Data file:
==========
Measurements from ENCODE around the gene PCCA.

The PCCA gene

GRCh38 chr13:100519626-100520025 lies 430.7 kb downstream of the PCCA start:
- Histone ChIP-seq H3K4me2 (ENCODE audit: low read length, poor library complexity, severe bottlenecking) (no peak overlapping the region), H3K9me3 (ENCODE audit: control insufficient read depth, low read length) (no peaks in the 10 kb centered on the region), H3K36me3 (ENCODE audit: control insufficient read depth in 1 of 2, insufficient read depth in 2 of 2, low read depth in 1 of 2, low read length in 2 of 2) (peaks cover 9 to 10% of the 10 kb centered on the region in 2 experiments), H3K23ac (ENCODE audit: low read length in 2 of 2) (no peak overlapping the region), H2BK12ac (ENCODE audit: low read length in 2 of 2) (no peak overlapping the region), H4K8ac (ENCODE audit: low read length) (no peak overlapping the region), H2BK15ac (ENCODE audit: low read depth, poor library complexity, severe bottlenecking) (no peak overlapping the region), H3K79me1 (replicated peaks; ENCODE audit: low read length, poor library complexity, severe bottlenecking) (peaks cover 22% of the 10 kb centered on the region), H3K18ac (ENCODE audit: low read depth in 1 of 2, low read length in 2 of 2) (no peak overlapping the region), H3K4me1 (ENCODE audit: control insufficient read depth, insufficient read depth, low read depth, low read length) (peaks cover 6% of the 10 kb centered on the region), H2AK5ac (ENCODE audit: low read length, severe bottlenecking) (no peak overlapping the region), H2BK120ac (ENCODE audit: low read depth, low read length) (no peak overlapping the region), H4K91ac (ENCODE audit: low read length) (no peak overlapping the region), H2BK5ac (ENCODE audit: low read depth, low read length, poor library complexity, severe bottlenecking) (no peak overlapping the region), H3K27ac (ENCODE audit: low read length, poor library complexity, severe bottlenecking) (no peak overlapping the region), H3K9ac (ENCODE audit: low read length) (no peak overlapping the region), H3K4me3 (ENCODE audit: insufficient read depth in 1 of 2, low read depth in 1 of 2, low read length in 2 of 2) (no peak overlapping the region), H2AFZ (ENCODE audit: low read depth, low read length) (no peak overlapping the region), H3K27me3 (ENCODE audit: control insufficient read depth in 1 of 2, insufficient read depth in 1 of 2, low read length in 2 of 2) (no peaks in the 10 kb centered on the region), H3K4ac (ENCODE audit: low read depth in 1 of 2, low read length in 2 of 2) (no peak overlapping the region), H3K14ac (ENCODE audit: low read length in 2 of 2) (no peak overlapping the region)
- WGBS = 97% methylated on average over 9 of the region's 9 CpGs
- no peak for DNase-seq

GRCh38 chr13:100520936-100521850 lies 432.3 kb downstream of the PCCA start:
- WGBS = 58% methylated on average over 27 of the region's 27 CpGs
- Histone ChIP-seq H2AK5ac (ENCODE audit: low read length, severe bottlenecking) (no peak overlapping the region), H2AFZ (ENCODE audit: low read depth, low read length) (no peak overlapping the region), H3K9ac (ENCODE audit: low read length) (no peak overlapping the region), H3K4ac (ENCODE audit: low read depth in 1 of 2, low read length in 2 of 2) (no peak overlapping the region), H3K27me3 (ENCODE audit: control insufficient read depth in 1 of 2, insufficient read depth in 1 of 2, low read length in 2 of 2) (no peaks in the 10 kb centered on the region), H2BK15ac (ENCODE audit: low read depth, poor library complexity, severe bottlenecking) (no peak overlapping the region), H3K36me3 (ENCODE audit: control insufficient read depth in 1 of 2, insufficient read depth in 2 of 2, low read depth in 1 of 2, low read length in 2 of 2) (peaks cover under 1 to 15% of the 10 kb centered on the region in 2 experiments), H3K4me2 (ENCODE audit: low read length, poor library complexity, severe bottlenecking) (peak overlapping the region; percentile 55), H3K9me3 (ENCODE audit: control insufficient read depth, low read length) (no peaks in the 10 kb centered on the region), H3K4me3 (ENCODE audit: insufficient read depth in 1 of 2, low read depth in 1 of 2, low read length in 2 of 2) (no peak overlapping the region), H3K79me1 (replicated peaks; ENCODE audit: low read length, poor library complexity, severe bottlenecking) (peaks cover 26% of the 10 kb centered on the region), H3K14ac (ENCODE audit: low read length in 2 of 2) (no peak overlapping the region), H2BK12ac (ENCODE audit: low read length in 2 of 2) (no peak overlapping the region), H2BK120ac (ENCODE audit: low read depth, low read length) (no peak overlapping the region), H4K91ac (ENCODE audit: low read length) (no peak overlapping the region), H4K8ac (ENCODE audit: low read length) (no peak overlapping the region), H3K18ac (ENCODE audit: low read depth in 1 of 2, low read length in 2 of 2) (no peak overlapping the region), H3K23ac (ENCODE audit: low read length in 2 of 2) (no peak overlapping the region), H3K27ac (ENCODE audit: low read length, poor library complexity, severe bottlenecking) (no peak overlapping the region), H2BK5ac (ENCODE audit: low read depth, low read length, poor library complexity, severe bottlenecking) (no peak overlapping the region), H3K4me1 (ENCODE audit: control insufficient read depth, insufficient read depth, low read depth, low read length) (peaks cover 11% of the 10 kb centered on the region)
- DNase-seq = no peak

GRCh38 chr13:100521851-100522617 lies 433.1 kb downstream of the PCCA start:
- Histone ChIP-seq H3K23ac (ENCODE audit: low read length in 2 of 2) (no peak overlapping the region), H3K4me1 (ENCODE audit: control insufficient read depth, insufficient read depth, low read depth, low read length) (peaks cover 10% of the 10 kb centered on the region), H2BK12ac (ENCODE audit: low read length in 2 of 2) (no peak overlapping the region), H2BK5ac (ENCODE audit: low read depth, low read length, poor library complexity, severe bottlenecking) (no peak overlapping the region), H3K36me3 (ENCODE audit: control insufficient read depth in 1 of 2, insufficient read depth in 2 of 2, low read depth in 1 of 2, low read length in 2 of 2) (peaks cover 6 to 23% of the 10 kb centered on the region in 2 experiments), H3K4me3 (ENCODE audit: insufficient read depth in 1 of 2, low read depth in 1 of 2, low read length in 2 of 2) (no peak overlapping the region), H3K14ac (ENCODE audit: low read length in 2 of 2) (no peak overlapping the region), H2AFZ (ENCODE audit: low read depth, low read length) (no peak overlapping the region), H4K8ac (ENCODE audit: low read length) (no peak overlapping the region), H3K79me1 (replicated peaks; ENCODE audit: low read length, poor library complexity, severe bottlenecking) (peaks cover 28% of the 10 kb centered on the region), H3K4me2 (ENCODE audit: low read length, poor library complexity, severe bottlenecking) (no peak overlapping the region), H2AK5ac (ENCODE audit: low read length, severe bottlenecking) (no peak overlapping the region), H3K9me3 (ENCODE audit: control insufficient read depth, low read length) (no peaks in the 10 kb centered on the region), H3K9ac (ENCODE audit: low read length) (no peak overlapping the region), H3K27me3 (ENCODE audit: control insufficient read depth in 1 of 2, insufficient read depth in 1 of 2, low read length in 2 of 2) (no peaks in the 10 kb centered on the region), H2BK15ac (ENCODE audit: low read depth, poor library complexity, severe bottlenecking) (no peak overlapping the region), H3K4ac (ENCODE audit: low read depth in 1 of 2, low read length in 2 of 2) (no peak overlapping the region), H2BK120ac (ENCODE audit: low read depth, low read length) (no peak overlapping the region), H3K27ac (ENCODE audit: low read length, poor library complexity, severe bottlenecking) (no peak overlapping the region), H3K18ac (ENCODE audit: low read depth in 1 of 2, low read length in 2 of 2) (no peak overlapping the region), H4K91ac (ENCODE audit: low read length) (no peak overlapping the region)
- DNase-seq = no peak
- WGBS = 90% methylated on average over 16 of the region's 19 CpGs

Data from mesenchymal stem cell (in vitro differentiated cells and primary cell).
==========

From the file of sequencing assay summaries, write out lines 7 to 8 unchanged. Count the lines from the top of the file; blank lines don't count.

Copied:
GRCh38 chr13:100520936-100521850 lies 432.3 kb downstream of the PCCA start:
- WGBS = 58% methylated on average over 27 of the region's 27 CpGs